Gold Bullion Price Up 12% in 2017 as Stock Markets Add 20%

GOLD BULLION prices rose a second year running in 2017, ending December at the highest annual close in US Dollar terms since the peak of 2012.
Having risen 9.1% in 2016 in Dollar terms, gold bullion finished 11.9% higher again in 2017, its strongest gain since 2010 for US investors.
Fixing at $1296.50 per ounce at Friday morning’s London benchmarking, gold bullion recorded its second highest-ever annual finish, lower by more than a fifth from 2012’s peak year-end price of $1664.
Friday’s US trade then saw gold bullion priced for 2-day ‘spot’ settlement rise above $1300 per ounce, the highest level since mid-October.
Chart of year-end gold prices in Dollars, Euros, Sterling. Source: St.Louis Fed via LBMA and IBA
Across 2017 as a whole the annual average gold price was $1257.09 per ounce.
Barely $6 per ounce higher from 2016, that was called almost to the dollar by Bart Melek of brokerage TD Securities in this year’s LBMA Forecast competition, just ahead of Thomson Reuters GFMS’s Ross Strachan’s average price forecast and just 1.0% away from the average prediction made by bullion market analysts in January.
The single Euro currency’s strong 2017 saw gold prices slip slightly for French, German, Italian and Spanish investors, down 1.4% at Friday’s AM benchmarking from the end of last year.
British investors saw the UK gold price in Pounds per ounce add another 1.9% in Sterling terms after 2016’s near-record 31% jump amid the Brexit referendum shock.
“A wilting US Dollar, political tensions and receding concerns over the impact of US interest rate hikes fed into [gold’s] rally,” says Reuters.
Global equities rose nearly twice as fast as gold bullion in 2017, adding 20.1% on the MSCI World index.
US shares, as measured by the S&P500 index, rose 19.4%. The sharpest annual gain since 2013, that extended the stock market’s run of year-on-year gains to nine – the second-ever longest bull market in US equities.
“Powering the broad market’s gain was an economic recovery that reached every corner of the globe,” says USA Today.
In the US, “rising GDP boosted corporate earnings, pushed consumer confidence to a 17-year high and slashed the jobless rate to its lowest level since 2000,” the paper says.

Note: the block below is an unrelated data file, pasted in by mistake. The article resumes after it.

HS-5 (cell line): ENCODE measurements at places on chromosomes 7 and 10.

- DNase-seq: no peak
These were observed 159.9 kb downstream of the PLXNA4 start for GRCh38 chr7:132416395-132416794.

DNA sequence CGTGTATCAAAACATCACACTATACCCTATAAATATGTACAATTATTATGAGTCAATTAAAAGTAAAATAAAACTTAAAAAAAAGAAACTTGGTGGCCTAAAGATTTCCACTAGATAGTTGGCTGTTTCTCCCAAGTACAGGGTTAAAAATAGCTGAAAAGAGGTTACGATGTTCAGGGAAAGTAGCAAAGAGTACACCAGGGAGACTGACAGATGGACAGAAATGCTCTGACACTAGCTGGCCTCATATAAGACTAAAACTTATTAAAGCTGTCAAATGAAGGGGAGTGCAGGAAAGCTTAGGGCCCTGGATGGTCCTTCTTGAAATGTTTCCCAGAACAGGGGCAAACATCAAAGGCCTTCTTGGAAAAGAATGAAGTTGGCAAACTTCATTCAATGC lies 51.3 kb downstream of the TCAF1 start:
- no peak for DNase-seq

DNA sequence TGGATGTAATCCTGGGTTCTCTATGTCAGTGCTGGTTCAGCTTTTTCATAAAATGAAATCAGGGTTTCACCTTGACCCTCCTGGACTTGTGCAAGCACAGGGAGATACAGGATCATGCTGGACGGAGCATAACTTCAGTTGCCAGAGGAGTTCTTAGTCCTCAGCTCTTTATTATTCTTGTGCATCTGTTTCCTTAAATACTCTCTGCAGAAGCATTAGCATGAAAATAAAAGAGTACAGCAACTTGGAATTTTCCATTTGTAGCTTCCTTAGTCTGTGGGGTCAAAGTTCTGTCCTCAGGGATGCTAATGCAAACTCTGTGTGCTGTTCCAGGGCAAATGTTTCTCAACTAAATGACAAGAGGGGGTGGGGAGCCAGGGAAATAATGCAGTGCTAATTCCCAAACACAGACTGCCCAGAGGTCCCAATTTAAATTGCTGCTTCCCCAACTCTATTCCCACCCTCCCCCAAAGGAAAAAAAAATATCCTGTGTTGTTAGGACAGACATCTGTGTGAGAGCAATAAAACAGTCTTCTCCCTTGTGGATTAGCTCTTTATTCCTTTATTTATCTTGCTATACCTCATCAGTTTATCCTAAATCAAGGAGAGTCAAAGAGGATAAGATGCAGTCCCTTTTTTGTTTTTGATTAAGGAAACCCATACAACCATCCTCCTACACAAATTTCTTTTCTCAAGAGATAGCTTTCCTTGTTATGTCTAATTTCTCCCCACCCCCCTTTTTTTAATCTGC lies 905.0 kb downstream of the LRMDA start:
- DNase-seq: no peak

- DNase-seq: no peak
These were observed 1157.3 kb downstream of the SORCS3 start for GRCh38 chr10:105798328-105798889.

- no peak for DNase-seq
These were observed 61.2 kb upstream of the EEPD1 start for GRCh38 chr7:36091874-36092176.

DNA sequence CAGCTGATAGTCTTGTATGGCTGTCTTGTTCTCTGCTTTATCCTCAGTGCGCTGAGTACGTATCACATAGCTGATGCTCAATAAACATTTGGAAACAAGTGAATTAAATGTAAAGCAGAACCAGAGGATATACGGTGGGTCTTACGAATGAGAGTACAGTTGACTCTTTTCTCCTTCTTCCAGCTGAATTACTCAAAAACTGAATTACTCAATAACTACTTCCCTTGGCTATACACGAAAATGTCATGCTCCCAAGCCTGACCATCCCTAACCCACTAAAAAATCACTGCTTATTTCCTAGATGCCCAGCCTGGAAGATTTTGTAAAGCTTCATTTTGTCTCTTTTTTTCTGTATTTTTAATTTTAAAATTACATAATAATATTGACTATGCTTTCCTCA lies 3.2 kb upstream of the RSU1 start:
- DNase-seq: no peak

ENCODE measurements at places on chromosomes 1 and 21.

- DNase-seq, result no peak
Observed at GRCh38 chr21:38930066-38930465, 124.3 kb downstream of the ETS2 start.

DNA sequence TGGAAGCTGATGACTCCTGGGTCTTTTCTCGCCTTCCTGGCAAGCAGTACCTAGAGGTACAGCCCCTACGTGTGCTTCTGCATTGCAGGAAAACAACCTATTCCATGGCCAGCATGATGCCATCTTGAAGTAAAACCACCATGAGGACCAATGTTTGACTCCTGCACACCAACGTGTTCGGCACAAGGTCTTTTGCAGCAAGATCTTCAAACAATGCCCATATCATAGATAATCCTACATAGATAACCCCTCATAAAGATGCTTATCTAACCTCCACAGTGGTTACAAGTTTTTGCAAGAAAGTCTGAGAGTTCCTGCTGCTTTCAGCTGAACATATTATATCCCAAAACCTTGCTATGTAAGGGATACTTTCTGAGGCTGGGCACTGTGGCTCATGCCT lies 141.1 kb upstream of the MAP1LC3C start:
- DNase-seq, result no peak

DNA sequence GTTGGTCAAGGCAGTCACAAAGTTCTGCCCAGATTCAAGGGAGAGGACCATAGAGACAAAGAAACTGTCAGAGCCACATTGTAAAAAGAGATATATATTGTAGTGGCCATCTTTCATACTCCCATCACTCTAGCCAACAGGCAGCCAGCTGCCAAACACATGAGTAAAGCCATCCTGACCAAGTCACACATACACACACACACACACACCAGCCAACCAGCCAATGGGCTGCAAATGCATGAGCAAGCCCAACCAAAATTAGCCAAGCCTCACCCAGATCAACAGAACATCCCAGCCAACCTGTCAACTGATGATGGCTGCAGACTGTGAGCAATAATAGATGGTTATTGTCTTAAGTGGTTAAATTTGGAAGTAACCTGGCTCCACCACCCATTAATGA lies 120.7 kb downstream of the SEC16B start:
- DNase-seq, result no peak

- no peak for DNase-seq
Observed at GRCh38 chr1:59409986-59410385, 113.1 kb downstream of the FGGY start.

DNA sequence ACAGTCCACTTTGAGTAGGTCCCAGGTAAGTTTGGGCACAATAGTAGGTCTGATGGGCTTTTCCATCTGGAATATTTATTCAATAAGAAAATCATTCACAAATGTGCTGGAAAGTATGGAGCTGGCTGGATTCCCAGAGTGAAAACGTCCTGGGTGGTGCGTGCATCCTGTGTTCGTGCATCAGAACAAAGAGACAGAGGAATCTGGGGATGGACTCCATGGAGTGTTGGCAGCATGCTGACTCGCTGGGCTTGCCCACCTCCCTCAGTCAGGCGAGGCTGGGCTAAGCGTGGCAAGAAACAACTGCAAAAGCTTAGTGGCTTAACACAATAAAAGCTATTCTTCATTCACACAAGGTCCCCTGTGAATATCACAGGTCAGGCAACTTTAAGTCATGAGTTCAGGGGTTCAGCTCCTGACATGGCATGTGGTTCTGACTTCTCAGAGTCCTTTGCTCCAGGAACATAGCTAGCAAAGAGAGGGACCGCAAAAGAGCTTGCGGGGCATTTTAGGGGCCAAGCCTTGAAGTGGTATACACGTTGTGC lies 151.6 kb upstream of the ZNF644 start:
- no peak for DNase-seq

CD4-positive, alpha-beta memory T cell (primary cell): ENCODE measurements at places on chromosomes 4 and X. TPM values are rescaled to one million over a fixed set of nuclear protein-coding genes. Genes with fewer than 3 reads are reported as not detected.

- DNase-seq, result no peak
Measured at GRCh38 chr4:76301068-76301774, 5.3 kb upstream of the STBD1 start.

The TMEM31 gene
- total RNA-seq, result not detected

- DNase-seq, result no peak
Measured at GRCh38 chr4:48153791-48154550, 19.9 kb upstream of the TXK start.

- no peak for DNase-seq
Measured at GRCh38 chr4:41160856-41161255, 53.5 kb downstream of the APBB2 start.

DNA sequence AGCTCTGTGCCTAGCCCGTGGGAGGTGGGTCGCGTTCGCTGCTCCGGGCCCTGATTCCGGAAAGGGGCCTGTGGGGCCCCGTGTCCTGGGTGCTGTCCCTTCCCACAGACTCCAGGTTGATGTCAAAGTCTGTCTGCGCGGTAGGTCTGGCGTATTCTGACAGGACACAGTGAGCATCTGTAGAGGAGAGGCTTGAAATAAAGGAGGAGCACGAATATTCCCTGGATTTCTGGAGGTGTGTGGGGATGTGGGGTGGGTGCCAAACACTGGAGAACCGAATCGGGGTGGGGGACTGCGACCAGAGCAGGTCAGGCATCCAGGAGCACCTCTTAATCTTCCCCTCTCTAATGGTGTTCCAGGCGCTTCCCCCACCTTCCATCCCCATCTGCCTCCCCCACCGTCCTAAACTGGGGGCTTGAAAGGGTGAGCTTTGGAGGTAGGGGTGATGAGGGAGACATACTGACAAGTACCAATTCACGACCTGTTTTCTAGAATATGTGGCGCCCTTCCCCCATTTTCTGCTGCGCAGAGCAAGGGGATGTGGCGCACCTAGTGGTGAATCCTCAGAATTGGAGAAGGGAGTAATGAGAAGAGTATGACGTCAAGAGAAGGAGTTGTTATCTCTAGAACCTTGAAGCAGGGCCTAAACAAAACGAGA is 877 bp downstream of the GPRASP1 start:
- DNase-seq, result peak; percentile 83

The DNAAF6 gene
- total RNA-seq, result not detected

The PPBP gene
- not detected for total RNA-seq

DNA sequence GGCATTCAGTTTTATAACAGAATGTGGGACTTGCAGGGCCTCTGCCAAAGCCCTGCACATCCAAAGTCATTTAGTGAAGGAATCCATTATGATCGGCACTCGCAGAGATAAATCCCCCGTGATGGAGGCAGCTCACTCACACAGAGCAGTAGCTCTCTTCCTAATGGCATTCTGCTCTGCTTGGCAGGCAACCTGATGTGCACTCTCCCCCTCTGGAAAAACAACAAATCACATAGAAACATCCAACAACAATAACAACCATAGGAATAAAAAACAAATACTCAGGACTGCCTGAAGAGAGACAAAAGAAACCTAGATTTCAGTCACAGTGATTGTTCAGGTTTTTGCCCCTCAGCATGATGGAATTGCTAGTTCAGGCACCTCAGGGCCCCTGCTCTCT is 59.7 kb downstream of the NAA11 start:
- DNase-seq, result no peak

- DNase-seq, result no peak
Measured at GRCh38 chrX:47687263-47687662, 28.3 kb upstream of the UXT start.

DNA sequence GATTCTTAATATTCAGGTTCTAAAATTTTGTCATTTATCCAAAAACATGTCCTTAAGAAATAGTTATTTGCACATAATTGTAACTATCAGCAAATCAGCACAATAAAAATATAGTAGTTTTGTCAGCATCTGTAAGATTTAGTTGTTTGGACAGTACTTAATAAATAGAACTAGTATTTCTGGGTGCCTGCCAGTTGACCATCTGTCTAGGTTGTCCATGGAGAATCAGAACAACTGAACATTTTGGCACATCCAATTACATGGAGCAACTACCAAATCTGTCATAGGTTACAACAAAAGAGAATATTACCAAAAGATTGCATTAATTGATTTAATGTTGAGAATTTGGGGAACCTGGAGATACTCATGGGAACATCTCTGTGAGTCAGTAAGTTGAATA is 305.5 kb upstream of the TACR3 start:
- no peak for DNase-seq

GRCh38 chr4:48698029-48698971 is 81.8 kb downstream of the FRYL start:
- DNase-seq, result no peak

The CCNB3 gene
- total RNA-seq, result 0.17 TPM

Ahead of Christmas, US retail sales saw their fastest year-on-year growth since 2011 according to Mastercard.
E-commerce sales rose 18.1% on Mastercard’s data, with Amazon (Nasdaq:AMZN) taking “45%-50% of holiday online sales vs. 38% in 2016,” according to GBH Insights, boosted by selling “tens of millions of Alexa-enabled devices” in what the e-tail giant called its “best holiday yet”.
So-called “digital asset” Bitcoin – “in no way a currency or even a crypto-currency” according to French central bank chief François Villeroy de Galhau, speaking earlier this month in Beijing – meantime touched a new 3-week low on Saturday beneath $12,200.
Losing over one-third from mid-December’s near $20,000 all-time peak, Bitcoin has still risen almost 12-fold in 2017.


This publication is for education purposes only and should not be considered either general of personal advice. It does not consider any particular person’s investment objectives, financial situation or needs. Accordingly, no recommendation (expressed or implied) or other information contained in this report should be acted upon without the appropriateness of that information having regard to those factors. You should assess whether or not the information contained herein is appropriate to your individual financial circumstances and goals before making an investment decision, or seek the help the of a licensed financial adviser. Performance is historical, performance may vary, past performance is not necessarily indicative of future performance. This report was produced in conjunction with ABC Bullion NSW.

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